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Solving equation

  1. Mar 12, 2008 #1
    hi there;
    plz can any one help me solving this
    3((e^x)-1)-xe^x=0
    sorry i couldn't use more elegant form to write the equation
    i use some software and they help
    but i cant do it in hand
     
  2. jcsd
  3. Mar 12, 2008 #2
    [tex]3(e^{x}-1)-xe^{x}=0 [/tex] I do not believe you can solve this one algebraically, one can only approximate the solution to these kind of equations.
     
  4. Mar 12, 2008 #3
    i think a graphical method is usefull...

    ciao
     

    Attached Files:

  5. Mar 13, 2008 #4
    thanx for the reply up there
    but i search more and i found this kind of equation can be solved using
    Lambart w-function
    or omega function, the problem i couldnt have more information about this function else some expansion series and i cant even write a code to solve or to find a value in lambart function
    any more help will be useful
    thanx
     
  6. Mar 13, 2008 #5
    can you help me using the latex
     
  7. Mar 13, 2008 #6
    By inspection we can see x=0 is a solution. Do you have any reasoning to believe there are other solutions?

    Edit = maybe I was to hasty - there seems that there is at least one more solution.
     
    Last edited: Mar 13, 2008
  8. Mar 13, 2008 #7

    HallsofIvy

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    Staff Emeritus
    Science Advisor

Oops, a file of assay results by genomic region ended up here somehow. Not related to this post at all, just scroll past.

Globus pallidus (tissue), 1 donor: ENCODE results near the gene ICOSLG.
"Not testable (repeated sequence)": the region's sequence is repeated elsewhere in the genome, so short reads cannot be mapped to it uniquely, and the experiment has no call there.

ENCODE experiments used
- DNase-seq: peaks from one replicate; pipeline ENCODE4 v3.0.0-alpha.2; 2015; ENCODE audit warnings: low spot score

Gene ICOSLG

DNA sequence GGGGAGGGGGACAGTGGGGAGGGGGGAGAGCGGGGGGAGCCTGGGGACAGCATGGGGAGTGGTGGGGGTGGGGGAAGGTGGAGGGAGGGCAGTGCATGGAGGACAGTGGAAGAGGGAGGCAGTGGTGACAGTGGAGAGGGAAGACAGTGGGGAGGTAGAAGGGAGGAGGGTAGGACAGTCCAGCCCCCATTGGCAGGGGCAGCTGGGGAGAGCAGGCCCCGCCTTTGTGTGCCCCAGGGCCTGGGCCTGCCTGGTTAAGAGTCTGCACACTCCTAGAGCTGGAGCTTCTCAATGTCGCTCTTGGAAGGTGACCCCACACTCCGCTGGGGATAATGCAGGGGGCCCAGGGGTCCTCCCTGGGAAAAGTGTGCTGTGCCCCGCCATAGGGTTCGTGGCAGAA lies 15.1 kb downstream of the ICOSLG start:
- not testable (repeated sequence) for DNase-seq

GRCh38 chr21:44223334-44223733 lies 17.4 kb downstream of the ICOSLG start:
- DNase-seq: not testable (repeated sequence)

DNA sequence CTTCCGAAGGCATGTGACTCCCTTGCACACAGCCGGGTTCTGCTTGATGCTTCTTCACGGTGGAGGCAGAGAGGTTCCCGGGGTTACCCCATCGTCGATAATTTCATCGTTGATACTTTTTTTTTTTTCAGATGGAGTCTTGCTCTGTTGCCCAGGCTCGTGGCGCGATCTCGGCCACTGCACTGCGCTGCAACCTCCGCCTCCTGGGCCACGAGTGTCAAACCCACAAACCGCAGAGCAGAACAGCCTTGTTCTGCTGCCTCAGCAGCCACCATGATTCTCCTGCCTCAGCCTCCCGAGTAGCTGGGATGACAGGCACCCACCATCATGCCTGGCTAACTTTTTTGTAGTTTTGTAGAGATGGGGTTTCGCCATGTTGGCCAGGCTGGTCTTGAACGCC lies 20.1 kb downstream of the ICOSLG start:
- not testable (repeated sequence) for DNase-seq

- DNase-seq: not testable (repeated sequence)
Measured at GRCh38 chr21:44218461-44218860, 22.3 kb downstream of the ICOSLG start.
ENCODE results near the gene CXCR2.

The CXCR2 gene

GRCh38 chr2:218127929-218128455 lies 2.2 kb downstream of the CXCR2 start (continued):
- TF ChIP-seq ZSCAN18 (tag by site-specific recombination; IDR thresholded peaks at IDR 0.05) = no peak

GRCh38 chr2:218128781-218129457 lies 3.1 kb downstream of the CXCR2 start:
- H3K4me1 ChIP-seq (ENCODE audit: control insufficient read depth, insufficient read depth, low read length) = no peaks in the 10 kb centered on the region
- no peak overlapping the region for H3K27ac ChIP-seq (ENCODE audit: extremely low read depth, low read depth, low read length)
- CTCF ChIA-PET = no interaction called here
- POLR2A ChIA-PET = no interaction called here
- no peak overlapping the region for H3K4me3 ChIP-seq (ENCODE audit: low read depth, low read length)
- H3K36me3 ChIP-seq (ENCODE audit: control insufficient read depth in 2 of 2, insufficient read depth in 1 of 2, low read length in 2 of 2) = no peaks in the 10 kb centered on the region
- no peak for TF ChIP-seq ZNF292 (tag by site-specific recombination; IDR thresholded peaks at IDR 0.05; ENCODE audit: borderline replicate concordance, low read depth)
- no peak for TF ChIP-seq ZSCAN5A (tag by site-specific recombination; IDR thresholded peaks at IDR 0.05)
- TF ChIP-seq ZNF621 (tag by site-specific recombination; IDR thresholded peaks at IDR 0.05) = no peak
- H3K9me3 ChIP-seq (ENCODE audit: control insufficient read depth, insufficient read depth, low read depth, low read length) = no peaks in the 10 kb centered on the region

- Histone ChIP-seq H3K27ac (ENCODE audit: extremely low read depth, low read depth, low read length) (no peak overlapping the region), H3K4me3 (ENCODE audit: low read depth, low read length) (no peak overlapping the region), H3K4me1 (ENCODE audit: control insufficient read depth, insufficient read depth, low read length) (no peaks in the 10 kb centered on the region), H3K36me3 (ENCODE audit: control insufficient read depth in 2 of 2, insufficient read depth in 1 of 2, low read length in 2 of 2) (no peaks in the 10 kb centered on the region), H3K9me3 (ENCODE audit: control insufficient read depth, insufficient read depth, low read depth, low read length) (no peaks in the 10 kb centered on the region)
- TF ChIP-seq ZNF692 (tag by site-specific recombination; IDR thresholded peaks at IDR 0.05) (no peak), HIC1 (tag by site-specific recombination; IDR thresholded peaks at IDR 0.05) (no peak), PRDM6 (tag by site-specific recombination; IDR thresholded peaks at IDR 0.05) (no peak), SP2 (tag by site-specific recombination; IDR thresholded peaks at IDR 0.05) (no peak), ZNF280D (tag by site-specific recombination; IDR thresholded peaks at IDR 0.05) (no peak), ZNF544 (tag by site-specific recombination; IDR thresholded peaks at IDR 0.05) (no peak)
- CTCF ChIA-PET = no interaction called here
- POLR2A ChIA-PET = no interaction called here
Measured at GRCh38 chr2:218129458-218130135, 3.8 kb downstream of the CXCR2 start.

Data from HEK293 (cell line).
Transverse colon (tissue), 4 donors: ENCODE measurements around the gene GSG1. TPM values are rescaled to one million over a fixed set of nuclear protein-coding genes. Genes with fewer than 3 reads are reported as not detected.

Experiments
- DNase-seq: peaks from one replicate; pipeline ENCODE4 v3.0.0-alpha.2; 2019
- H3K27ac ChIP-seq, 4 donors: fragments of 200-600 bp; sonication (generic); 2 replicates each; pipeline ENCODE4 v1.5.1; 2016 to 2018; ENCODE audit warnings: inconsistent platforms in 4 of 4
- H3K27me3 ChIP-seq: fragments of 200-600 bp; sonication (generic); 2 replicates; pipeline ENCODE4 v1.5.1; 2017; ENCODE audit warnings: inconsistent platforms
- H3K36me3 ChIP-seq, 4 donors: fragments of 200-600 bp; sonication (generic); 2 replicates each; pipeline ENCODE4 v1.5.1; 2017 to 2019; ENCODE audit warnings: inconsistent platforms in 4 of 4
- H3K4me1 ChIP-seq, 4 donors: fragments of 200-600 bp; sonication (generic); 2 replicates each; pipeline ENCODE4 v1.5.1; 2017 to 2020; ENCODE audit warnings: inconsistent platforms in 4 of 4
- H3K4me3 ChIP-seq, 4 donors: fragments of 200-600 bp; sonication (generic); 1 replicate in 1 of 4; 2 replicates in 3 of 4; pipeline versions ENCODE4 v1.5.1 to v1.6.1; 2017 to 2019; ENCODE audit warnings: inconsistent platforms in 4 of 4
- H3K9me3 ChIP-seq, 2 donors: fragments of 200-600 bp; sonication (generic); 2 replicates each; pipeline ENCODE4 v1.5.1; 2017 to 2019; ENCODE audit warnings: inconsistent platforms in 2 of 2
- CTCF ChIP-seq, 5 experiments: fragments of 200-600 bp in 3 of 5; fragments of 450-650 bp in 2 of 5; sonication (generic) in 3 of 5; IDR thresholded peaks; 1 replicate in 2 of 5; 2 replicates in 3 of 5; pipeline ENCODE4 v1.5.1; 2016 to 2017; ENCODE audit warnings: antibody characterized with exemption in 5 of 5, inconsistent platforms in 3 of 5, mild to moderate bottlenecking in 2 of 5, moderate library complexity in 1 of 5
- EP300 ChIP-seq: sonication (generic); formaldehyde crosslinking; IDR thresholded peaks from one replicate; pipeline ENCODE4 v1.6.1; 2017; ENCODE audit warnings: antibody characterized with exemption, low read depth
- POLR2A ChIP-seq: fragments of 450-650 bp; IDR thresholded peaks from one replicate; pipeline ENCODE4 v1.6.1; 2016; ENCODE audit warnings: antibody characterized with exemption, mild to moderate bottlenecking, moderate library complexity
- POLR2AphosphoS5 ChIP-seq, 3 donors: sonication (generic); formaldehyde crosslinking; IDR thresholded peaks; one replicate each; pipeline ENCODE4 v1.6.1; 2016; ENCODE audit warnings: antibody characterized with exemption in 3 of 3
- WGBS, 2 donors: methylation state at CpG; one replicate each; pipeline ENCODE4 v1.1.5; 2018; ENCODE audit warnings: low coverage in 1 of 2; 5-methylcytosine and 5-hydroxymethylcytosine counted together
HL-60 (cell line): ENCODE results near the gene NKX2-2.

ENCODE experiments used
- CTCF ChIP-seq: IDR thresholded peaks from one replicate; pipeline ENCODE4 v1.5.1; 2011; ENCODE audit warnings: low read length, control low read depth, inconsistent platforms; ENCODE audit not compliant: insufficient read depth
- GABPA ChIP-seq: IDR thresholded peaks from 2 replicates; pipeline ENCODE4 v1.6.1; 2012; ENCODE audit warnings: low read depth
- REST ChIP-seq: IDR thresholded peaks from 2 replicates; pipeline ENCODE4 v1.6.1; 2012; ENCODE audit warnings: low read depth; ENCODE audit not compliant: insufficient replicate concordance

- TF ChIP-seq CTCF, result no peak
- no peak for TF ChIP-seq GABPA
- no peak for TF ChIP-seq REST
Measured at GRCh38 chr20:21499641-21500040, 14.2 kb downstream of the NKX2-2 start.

If you click on the formula, you will see the code in a new window.
     
  9. Mar 14, 2008 #8
    tanx for the reply
    the 0 solution i know about it
    and there is another solution if you graph the equation you can find it approximately
    its about 2.something
     
  10. Mar 14, 2008 #9
    by the way
    this equation is a result for the Blanck's low and Wien's displacment low
    i want to calculate the Wien's constant at the maximum wave length of black body radiation
    so
    i differentiate Blanck's low and solve the equation for which x have a maximum value
    and the result is something like this equation
    which now i need to solve for x to find max and min value
     
  11. Mar 14, 2008 #10
    Hello Hamamo, if you want some code to calculate the Lambert W function, you might consider using the definition of it and the method of Newton-Raphson. The definition as you might know is:

    [tex]X=Ye^Y \qquad \rightarrow \qquad Y=W(X)[/tex]

    Thus if you define a function f as:

    [tex]f=Ye^Y-X[/tex]

    You can use the method of Newton Raphson to be for calculating this function:

    [tex]Y_{n+1}=Y_n-\frac{Y_ne^{Y_n}-X}{e^{Y_n}(Y_n+1)}[/tex]

    Or:

    [tex]Y_{n+1}=\frac{e^{Y_n}Y_n^2+X}{e^{Y_n}(Y_n+1)}[/tex]

    Take 0 as start value and use this iterative scheme to calculate the solution as the resulting value of the Lambert W function. It converges extremely fast. 5 iterations for the value of the function you are looking to solve.

    best regards, Coomast

    [Edit] The results of the iteration if you use it on your function:
    step n Yn Yn+1
    1 0 -0.149361
    2 -0.149361 -0.177647
    3 -0.177647 -0.178560
    4 -0.178560 -0.178561
    5 -0.178561 -0.178561

    Which is x-3, thus x=2.821439 is the one you need
     
    Last edited: Mar 14, 2008
  12. Mar 14, 2008 #11
    thanx coomast
    you r helpfull thats what i need
    thanx again
     
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